It's not often the fighter on the losing end of a three-round decision manages to win 30-27 on the dissenting judge's scorecard. This was one of those cases.

After Rocha won the first round in most viewer's eyes, Ellenberger went only to control and win the next two rounds according to two of the three judges.

Not only did Adalaide Byrd's scorecard have Rocha winning, it had him winning all three rounds. None of the tracked media scorers or fan scorecards submitted to MMAdecisions.com had Rocha winning either one of the final two rounds.

Nate James vs. Danillo Villefort, Round 1

ShoMMA 18
August 12, 2011
Byrd: 10-9 James (Round 1) (View Scorecards)

The contention in this scorecard is the first round, a round that could be divided into three segments.

The first half of the round was spent at striking range, with neither fighter getting a distinct advantage. From there, the fight moved to the clinch, with Villefort largely pinning James against the cage, but with few significant strikes from either fighter. Finally, Villefort was able to take James to the mat with a judo toss, move to mount and then to James' back. Villefort threatened to finish the fight with a rear-naked choke and ended the round in the dominant position, seemingly securing the round.

Commentators Stephen Quadros and Pat Miletich declared that Villefort won the round, as did all three tracked media scorers. And so did all cageside judges not named Adalaide Byrd.

Jamie Varner vs. Melvin Guillard

UFC 155
December 29, 2012
Byrd: 30-27 Guillard (View Scorecards)

To most observers, the only question after three rounds of action was whether or not Varner won two or three rounds of the fight. In fact, two of the judges thought Varner swept all three rounds.

Byrd agreed that there was a shutout, but instead for Guillard, 30-27.

All ten tracked media scorers saw the fight for Varner. And only 2 out of 59 fan scorecards submitted to MMAdecisions.com agreed that Guillard won the fight, and those were only by 29-28 totals.

Tim Kennedy vs. Roger Gracie, Round 1

UFC 162
July 6, 2013
Byrd: 10-9 Kennedy (Round 1) (View Scorecards)

Though there was no argument that Tim Kennedy won this fight, many onlookers were shocked to hear that two of the three judges awarded Kennedy the first round. Those two judges were Adalaide Byrd and Glenn Trowbridge.

Gracie, the world-renowned jiu jitsu ace, spent over 90 seconds of the first frame with back control, in a round where Kennedy was unable to land a single recorded strike to Gracie's head. Yet, Byrd and Trowbridge found enough justification to give the American a 10-9 advantage.

Zubaira Tukhugov vs. Phillipe Nover

UFC Fight Night 80
December 10, 2015
Byrd: 29-28 Nover (View Scorecards)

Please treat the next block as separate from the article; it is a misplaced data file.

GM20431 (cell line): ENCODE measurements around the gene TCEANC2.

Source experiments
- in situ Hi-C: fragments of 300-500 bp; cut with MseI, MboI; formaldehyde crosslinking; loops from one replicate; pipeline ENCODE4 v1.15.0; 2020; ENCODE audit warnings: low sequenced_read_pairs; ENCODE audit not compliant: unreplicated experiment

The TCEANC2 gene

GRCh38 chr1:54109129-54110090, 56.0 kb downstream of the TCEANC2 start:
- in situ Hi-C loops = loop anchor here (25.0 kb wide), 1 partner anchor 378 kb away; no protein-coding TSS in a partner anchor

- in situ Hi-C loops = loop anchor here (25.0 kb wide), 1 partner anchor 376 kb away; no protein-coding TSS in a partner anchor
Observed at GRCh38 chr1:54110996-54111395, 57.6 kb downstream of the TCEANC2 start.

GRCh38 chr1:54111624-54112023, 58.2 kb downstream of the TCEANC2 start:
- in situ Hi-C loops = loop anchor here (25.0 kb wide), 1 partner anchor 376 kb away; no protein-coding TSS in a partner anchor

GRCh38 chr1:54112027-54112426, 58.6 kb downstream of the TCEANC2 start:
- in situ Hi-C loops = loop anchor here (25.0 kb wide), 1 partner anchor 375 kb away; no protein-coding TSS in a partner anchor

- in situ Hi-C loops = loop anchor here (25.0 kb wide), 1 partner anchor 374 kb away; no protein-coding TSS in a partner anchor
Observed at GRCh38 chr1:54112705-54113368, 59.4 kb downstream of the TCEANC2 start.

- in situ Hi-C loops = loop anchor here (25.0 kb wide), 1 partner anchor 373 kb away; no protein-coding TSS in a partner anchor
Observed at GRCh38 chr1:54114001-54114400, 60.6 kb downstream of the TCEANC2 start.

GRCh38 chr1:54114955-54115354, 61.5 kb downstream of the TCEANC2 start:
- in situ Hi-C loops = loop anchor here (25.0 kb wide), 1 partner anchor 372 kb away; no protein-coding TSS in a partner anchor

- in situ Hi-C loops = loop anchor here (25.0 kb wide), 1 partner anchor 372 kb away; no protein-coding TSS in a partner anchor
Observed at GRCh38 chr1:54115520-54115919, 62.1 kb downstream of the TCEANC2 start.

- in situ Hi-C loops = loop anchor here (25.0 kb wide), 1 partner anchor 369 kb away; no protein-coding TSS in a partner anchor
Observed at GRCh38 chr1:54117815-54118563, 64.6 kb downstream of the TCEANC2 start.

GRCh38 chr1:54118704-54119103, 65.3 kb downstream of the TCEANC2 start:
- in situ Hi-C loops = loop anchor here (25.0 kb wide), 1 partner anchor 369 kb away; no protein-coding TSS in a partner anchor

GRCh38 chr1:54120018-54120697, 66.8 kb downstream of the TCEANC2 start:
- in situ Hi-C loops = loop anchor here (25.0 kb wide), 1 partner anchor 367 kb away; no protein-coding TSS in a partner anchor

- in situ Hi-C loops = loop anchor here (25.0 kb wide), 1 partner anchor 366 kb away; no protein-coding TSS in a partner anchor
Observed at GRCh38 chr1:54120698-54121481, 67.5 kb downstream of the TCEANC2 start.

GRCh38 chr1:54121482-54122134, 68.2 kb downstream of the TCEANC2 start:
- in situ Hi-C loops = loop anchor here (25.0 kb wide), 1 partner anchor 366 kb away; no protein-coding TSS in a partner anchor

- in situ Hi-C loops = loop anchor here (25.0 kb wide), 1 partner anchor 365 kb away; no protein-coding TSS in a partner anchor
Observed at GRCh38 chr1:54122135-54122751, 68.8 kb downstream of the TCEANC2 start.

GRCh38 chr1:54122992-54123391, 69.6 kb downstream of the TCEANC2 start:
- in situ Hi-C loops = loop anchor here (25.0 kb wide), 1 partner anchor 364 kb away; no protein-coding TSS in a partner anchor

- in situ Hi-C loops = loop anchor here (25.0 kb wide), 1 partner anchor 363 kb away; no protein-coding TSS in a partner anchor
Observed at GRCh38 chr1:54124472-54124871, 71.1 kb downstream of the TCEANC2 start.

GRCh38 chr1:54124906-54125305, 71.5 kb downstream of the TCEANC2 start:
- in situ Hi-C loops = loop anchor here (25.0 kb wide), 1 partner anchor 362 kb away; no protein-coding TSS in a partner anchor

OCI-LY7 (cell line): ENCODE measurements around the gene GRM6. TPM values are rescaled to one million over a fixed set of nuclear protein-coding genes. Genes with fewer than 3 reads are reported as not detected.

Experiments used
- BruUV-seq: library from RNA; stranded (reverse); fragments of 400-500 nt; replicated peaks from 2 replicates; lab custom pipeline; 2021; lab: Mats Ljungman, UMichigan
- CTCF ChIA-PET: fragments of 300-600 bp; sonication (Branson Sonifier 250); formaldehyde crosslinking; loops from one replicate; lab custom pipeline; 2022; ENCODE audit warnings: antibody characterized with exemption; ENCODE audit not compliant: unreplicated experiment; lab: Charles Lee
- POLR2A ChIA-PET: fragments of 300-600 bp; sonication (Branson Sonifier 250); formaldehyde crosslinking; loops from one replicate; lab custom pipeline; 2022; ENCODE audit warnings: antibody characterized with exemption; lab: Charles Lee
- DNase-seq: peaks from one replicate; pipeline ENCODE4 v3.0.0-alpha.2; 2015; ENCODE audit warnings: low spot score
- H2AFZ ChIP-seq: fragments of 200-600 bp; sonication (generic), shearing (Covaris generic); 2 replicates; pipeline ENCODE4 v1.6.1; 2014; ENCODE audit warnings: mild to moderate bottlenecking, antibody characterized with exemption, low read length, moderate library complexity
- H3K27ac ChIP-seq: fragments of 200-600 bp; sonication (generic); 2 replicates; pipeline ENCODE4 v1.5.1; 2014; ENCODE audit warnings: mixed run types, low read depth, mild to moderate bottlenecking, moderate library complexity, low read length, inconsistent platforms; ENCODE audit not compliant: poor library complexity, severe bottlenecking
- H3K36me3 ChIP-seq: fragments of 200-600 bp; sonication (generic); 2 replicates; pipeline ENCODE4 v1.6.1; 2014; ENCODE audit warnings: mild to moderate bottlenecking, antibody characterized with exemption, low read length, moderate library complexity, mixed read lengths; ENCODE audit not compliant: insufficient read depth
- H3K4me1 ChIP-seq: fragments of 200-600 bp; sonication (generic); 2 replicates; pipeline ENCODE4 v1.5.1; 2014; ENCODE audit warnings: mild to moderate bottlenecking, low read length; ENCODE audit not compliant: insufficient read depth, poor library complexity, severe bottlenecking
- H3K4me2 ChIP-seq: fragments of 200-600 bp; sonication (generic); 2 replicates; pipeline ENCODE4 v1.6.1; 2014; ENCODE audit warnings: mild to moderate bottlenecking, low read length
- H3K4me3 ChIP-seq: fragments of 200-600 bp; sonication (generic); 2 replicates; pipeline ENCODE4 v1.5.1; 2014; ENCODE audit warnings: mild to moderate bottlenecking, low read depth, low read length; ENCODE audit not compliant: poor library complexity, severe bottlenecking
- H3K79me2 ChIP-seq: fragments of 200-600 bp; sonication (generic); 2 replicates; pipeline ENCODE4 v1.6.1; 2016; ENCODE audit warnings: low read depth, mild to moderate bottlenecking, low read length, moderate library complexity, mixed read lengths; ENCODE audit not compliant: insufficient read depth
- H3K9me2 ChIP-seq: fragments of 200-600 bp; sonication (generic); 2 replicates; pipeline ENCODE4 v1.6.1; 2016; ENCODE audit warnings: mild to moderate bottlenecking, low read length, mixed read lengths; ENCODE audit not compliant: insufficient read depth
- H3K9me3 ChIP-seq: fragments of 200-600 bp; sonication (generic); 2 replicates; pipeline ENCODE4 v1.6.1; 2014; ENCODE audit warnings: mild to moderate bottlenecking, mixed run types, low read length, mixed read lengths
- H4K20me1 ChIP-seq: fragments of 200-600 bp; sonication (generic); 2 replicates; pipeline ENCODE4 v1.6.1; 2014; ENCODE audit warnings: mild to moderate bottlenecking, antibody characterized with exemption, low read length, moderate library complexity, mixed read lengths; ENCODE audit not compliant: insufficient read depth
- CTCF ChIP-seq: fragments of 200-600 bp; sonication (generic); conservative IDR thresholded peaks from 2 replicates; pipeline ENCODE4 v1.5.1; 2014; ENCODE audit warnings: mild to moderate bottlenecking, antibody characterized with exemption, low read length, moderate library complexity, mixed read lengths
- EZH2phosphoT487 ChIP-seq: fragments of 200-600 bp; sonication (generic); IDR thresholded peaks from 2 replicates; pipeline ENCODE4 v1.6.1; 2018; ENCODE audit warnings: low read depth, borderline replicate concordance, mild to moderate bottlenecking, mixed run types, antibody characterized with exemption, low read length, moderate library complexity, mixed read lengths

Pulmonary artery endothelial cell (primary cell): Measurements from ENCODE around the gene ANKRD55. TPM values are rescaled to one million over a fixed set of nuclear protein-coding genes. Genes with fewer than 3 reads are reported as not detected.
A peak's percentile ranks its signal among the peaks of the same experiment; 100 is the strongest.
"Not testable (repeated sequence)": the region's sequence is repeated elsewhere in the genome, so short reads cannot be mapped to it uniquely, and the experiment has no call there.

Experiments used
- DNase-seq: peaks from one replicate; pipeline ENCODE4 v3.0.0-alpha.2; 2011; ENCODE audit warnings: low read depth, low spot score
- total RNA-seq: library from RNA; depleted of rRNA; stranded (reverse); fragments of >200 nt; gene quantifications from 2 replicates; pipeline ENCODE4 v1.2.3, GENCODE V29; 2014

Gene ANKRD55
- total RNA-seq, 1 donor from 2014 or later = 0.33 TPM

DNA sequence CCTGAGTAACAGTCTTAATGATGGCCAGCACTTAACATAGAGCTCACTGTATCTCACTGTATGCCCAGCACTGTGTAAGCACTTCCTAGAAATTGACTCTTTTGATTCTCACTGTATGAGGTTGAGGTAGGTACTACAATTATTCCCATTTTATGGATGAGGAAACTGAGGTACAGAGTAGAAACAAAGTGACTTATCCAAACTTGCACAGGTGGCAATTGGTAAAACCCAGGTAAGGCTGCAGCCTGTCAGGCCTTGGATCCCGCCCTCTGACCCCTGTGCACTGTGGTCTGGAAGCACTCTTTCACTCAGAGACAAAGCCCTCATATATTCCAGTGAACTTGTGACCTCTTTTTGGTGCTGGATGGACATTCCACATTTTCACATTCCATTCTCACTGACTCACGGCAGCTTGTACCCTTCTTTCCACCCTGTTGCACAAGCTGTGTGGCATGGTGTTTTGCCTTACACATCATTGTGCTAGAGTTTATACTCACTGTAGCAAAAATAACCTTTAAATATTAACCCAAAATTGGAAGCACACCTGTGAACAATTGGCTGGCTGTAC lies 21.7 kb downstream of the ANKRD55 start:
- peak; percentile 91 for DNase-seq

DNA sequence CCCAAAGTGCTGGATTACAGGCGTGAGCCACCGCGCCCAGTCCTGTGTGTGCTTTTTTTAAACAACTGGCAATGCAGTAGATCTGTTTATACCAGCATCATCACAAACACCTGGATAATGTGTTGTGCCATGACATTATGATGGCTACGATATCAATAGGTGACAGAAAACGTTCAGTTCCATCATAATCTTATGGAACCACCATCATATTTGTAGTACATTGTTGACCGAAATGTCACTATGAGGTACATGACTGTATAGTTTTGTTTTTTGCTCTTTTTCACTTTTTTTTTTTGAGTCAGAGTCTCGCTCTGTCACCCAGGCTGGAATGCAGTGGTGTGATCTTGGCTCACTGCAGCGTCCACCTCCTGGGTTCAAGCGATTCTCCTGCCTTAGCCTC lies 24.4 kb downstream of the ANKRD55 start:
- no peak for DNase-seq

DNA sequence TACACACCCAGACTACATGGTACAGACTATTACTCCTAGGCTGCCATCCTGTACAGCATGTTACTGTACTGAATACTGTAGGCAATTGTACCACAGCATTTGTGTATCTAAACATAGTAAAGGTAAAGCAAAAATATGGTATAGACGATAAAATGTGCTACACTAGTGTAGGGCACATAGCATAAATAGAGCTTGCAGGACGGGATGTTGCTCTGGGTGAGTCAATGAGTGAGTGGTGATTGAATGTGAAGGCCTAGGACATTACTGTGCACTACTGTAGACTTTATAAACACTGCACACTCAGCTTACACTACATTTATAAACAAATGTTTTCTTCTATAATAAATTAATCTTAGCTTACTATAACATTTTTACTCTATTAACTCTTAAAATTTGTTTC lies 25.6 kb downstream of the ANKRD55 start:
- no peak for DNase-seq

Only seven months after being the benefactor of a questionable split decision win over Yui Chul Nam, Phillipe Nover once again found himself dealing with a contentious scorecard.

This time, Nover was only able to sway one of the judges in his favour -- that judge being Adalaide Byrd. None of the 13 tracked media scorers agreed with Byrd, nor did any of the 18 submitted fan scorecards.

Bryan Caraway vs. Aljamain Sterling

UFC Fight Night 88
May 29, 2016
Byrd: 29-28 Sterling (View Scorecards)

When the final bell sounded in round three of this fight, most observers figured the decision boiled down to one question: did Sterling do enough in round one to earn a 10-8 score? Popular opinion was that this would have earned Sterling a draw, since the second and third rounds were clear Caraway rounds. Or so they thought.

As it turned out, Byrd didn't give a 10-8 in round one and somehow saw enough evidence to give Sterling the second round. This resulted in a 29-28 Sterling scorecard, which differed from all 25 of the tracked media scorers, and the other two cageside judges.

Sunday, January 08, 2017

When it came to submitting UFC scorecards for decisions in 2016, Derek Cleary was more prolific than all other judges. He submitted scorecards in 60 UFC fights that went the distance. It is the first time that Cleary has topped this category. It is only the second year since 2010 in which a judge other than Sal D'Amato has submitted the most UFC scorecards.

With his 60 UFC decisions, Cleary broke D'Amato's record of 53 scorecards, set in 2013. D'Amato's total of 56 in 2016 would have been enough to break his old record if not for Cleary's total.

Cleary and D'Amato tied for the most number of UFC events worked with 22. No other judge submitted full scorecards in more than 15 UFC events.

Busiest UFC Judges of 2016 *
# Judge Events** Decisions
1Derek Cleary2260
2Sal D'Amato2256
3Glenn Trowbridge1539
4Chris Lee1437
5Jeff Mullen1533
6Tony Weeks1332
7Marcos Rosales1429
8Paul Sutherland719
9Junichiro Kamijo818
10Ben Cartlidge517
* - Not including fights stopped before decision
** - Not including worked events in which a full scorecard was not submitted